Wolfenstein II: The New Colossus
PC - Xbox One - Playstation 4 - Nintendo Switch
Publisher: Bethesda Softworks
Release Date: October 27th, 2017
- A story that is both unpredictable and incredibly deep, even for those unfamiliar to first installment
- Skill points allocate automatically based on your combat approach
- Branching paths in story and maps beg replays or different tactics
- Original Wolfenstein 3D available to play from start to finish
- Stealth, although encouraged, is difficult to really pull off
- Swapping weapons on the fly proves difficult on console
- Side missions and hit contracts fail to provide much in terms of variety
The more you play New Colossus, the more you see the cracks, but the overall facade is still just blindingly fun chaos.
A drink off with a crazed preacher whilst under sniper fire
I never played the first installment, so I had no idea what to expect going in and this game picks up where its predecessor left off. A small highlight reel plays covering events of the last game before it asks you to make a choice between two people that I literally just met, but each one leads to a different timeline, two branching paths, which turns out to mainly be each one nets you a different heavy weapon. Regardless, you then begin as any game should...hiding from your abusive dad in the closet with your dog. This transitions to a ship under siege from Nazis, but you are recovering from the last game so you spend the entire first stage in a wheelchair and you are unable to climb stairs.
That is what makes this game so great. By the time you have an idea of where the story is going, especially with a mid-game scene where I was sure it was done, the game throws a left curve out of nowhere. It balances absurdity with heavy tones of racism, morality, and companionship. Coupled with that is a soundtrack akin to Doom of heavy rifts for intense shootouts and stellar voice work, New Colossus delivers an intensely satisfying look at a post-Nazi ruled world, one of anger and desperation.
While acting as your standard cover shooter, the game adapts to how you play automatically. No skill points, no levels, just naturally landing head shots boosts your shooting ability, sneaking and stealth kills lower your noise levels and increases speed while crouched. You do not even have to limit yourself to a gunslinger or a sneaky guy, you can be as chaotic or stealthy as you want and the game will shower you with encouragement to do so. By the endgame, I found myself focusing areas I did not level well to just further increase my overall kit.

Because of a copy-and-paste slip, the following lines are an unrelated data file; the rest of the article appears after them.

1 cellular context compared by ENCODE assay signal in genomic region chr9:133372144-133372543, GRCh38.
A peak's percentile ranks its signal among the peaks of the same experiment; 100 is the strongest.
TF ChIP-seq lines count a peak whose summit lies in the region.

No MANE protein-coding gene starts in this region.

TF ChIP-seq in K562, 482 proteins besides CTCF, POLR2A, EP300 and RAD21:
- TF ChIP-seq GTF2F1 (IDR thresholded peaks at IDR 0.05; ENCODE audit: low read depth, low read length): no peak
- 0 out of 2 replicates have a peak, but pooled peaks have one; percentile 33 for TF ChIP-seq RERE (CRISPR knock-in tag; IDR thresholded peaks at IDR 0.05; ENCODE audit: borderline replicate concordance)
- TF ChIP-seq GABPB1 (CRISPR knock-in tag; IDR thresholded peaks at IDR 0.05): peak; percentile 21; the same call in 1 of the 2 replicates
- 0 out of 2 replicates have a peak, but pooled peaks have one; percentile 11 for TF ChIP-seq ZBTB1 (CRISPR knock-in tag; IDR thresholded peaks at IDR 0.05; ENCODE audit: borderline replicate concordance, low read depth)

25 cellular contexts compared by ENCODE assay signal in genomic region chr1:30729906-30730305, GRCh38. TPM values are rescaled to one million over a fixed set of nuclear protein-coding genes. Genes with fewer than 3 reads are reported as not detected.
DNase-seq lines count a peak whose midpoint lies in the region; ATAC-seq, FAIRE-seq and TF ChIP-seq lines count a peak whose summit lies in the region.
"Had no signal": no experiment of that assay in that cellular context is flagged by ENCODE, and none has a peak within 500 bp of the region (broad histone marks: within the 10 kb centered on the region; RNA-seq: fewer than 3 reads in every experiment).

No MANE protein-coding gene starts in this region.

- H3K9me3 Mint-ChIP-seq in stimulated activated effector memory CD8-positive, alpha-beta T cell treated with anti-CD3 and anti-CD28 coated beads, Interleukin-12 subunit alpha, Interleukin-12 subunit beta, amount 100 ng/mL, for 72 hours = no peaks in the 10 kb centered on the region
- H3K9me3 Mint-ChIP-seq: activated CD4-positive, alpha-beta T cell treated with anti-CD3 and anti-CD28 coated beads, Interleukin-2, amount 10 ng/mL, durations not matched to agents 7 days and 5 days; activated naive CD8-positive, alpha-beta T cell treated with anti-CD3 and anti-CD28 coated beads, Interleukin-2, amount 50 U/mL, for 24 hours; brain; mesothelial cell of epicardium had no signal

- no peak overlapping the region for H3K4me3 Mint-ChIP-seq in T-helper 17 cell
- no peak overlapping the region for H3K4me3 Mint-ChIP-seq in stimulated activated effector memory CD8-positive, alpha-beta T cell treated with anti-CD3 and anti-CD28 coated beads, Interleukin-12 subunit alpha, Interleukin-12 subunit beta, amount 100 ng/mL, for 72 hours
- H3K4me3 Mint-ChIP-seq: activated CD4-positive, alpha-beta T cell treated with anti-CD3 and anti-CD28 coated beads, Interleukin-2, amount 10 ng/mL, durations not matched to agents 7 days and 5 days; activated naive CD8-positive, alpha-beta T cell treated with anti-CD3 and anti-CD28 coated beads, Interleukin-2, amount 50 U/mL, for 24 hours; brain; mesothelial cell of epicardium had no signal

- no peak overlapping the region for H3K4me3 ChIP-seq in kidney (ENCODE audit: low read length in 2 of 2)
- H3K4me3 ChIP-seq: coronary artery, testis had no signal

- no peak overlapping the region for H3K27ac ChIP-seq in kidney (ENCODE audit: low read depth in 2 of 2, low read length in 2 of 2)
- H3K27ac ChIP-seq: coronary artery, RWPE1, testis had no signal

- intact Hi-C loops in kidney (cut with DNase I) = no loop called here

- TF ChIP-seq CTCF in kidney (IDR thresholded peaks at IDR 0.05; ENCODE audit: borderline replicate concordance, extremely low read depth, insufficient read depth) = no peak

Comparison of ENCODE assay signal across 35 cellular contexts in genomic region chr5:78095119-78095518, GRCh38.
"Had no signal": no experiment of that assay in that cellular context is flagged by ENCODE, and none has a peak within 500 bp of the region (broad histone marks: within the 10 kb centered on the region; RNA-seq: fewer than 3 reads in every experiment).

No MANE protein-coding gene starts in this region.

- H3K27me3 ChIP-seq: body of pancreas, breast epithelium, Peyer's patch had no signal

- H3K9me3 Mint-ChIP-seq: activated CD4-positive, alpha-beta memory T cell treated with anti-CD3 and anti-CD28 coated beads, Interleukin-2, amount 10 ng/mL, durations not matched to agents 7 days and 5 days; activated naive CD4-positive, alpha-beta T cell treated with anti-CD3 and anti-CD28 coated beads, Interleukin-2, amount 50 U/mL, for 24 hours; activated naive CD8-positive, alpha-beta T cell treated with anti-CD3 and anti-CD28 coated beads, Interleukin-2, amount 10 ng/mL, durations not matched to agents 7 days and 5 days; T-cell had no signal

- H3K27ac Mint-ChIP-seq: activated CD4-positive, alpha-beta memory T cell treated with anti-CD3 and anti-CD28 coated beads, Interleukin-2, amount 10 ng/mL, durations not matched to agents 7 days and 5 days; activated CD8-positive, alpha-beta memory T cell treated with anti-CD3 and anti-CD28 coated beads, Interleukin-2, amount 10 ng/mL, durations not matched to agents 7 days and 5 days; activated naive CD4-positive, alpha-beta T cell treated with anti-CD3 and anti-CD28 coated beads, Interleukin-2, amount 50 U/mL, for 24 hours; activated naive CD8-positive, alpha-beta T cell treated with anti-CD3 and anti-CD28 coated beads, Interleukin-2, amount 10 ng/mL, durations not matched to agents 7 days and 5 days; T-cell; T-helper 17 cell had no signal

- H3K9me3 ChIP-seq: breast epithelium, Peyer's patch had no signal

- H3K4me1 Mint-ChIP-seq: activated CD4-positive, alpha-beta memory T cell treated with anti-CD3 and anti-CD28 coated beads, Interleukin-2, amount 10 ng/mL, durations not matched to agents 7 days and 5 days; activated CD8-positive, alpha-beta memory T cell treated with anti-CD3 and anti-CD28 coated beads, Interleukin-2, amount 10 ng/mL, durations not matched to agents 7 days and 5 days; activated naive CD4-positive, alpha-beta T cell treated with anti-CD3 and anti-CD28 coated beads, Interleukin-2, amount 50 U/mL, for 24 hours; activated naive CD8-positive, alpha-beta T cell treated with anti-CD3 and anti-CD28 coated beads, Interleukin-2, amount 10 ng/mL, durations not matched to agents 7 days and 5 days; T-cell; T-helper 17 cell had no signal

You will die eventually...I just know it
There are a few staged shootouts and segments you have little control over, but the majority of the encounters have you enter a room only to get a ping of where a commander lies. These leaders can call reinforcements if alerted, and shower the room with baddies flanking you on all sides. Maps branch out with multiple paths, allowing you to choose vantage points to shoot from or stealthy pathways to take the commander out quietly. Halfway through the game you gain new abilities that allow you to reach high platforms, compress your body to fit in crawlspaces, or even smash through barriers, further opening up potential pathways.
The stealth, while a great way to play, is pretty difficult. There is no real radar, idea of line of sight, nothing beyond peaking around corners and a general map of the area. It takes some getting used to, but once you gain silenced weaponry you can usually predict guard pathways and move slow and steady to the finish. You will get caught a lot...sometimes for no reason at all...but on the higher difficulties I could usually find a way to get around and the checkpoint system is lenient enough to allow you to get right back into it if you are discovered.
You made this personal once you sounded the alarm
Combat is purely cover shooter based. Dual wielding offers a destructive means of mowing down enemies, but the AI is pretty predictable, mostly charging in head first to your location. Most of the strategy involved putting your back to the wall and picking them off as they come. I even found the commander would stop calling reinforcements after a few waves, which means I can play the waiting game and pick everyone off one by one. Heavy armored troops, fast moving robot dogs, and flying drones throw a few wrenches in the mix, but ultimately you can solve your problem by shoving a dual wielded shotgun in its face.
When you are not on a mission, you are back on your main ship which acts as a hub world where you can review collectibles scattered in each stage, talk to crewmates for small side missions, and even play the original Wolfenstein 3D in its entirety in the cafe. As you kill commanders you also gain codes that you can decrypt, unveiling small hit missions where you are tasked to locate and eliminate a target. These are usually very straightforward and once dead you just hit "Return to Ship" and no matter whats going on around you it's boop, back to the load screen. These missions eventually unlock a secret area only accessible by finishing all commanders but it proves to be hardly worth the effort.
Wolfenstein is a game that will appeal to your humanity one minute and dive into the absurd the next. It is not revolutionary by any means, and the difficulty with stealth or frustrating weapon swap wheel can damper things, but when you mow down a group of a Nazis with a laser or audition for Hitler...yeah that happens; it is easy to overlook the issues. There is something for everyone here; a ton of collectibles tucked away in each stage, an insane difficulty level for die hards, and the retro Wolfenstein 3D was a nice touch to an altogether fun game. There are cracks in the facade but the big picture here is New Colossus is an explosive ride with a surprisingly deep narrative that is just fun to experience.